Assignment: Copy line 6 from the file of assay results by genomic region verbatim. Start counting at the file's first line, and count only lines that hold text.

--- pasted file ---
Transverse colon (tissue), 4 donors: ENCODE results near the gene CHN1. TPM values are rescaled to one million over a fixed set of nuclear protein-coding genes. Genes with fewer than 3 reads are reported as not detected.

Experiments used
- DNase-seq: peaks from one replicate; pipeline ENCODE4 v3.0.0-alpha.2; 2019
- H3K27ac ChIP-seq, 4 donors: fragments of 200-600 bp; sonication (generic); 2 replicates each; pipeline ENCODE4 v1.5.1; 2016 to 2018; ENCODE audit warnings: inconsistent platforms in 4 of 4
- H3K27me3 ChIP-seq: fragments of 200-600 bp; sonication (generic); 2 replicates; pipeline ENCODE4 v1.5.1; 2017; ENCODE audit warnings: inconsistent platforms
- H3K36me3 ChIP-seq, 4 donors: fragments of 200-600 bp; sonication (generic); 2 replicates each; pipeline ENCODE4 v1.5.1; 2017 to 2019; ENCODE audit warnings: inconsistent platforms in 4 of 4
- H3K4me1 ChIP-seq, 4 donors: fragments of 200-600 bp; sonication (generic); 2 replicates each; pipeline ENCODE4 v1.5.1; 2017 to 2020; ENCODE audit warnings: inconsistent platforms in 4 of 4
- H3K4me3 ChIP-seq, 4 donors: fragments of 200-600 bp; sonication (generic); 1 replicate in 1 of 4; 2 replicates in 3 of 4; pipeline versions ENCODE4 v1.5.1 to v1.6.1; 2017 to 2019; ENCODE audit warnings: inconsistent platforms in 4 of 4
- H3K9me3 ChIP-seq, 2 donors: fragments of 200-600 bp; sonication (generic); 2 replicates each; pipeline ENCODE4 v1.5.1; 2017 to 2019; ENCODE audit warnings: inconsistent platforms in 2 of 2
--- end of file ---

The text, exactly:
- H3K36me3 ChIP-seq, 4 donors: fragments of 200-600 bp; sonication (generic); 2 replicates each; pipeline ENCODE4 v1.5.1; 2017 to 2019; ENCODE audit warnings: inconsistent platforms in 4 of 4